The Kansas Supreme Court [official website] decided [order, PDF] Tuesday to allow same-sex marriage licenses to be issued in the most populous county in Kansas. Johnson County had begun issuing marriage licenses to same-sex couples in October and was challenged in state court. A federal court decision [JURIST report] earlier in November declared the same-sex marriage ban in Kansas unconstitutional. A temporary delay was ordered [JURIST report] by US Supreme Court Justice Sonia Sotomayor barring the state from issuing marriage licenses to same-sex couples. The application for the stay contended that the federal judge’s finding that same-sex marriage bans are unconstitutional interferes with the state supreme court’s review and circumvents the state court’s power. The application was ultimately denied by the court [JURIST report], making Kansas the thirty-third state to allow same-sex marriage. Johnson County marks the first Kansas Supreme Court ruling to allow same-sex marriage after the US Supreme Court ruling. The order states that the ruling is not binding on any other county in Kansas.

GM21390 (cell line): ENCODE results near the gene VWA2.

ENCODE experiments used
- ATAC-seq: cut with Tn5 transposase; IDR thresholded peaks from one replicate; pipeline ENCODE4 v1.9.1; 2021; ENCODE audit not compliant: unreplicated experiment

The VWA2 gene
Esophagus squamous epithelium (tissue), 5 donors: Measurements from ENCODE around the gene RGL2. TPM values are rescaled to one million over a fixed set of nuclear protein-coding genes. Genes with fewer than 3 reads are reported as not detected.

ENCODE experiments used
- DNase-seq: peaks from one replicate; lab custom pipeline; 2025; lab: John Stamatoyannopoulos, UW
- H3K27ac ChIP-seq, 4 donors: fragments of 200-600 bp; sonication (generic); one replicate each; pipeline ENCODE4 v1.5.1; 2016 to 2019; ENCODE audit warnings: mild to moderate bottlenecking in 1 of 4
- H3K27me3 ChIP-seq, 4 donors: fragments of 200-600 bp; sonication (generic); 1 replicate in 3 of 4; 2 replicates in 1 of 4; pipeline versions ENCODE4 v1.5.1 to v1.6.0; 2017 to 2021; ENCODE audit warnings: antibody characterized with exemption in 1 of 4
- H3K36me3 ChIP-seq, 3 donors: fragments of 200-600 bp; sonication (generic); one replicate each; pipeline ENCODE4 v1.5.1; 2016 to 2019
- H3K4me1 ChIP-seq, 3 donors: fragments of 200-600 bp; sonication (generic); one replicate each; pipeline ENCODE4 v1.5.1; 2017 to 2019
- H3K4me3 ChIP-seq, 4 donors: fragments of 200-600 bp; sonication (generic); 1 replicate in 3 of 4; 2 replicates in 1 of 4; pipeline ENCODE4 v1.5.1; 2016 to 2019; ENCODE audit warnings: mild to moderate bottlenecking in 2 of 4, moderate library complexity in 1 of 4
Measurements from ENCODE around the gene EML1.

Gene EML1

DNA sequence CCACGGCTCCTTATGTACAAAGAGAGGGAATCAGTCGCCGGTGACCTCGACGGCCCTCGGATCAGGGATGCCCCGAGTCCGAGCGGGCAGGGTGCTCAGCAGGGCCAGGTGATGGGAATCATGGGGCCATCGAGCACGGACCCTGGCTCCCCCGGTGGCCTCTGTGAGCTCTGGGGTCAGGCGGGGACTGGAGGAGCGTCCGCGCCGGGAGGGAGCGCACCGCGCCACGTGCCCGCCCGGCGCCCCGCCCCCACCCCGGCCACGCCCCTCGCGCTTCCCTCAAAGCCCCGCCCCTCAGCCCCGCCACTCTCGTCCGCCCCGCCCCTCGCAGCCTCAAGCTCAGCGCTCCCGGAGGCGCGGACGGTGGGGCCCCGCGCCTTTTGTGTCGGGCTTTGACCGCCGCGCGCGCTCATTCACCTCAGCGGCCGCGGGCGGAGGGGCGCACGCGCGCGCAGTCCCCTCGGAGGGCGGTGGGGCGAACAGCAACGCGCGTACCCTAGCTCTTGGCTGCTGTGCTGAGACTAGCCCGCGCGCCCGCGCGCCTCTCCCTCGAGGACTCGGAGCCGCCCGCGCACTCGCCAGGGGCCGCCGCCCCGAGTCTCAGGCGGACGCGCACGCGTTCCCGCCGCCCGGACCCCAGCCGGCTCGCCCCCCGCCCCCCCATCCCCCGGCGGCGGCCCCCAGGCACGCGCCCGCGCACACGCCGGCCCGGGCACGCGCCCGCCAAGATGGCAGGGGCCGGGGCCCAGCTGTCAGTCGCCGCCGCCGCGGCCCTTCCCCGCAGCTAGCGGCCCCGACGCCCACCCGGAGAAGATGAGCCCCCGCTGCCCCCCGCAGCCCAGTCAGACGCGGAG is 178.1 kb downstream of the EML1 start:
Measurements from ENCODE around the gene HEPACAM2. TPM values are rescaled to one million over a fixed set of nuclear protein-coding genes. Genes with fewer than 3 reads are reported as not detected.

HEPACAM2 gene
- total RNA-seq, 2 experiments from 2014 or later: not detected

Same-sex marriage [JURIST backgrounder] continues to be one of the most controversial legal issues in the US today. Since the Supreme Court struck down [JURIST report] section 3 of the Defense of Marriage Act [text] last year, numerous state and federal courts have declared state same-sex marriage bans unconstitutional. The US Court of Appeals for the Sixth Circuit’s [official website] recent decision that upheld same-sex marriage bans [JURIST report] in Kentucky, Michigan, Ohio and Tennessee has increased the likelihood that federal rulings declaring same-sex marriage bans unconstitutional will go to the Supreme Court.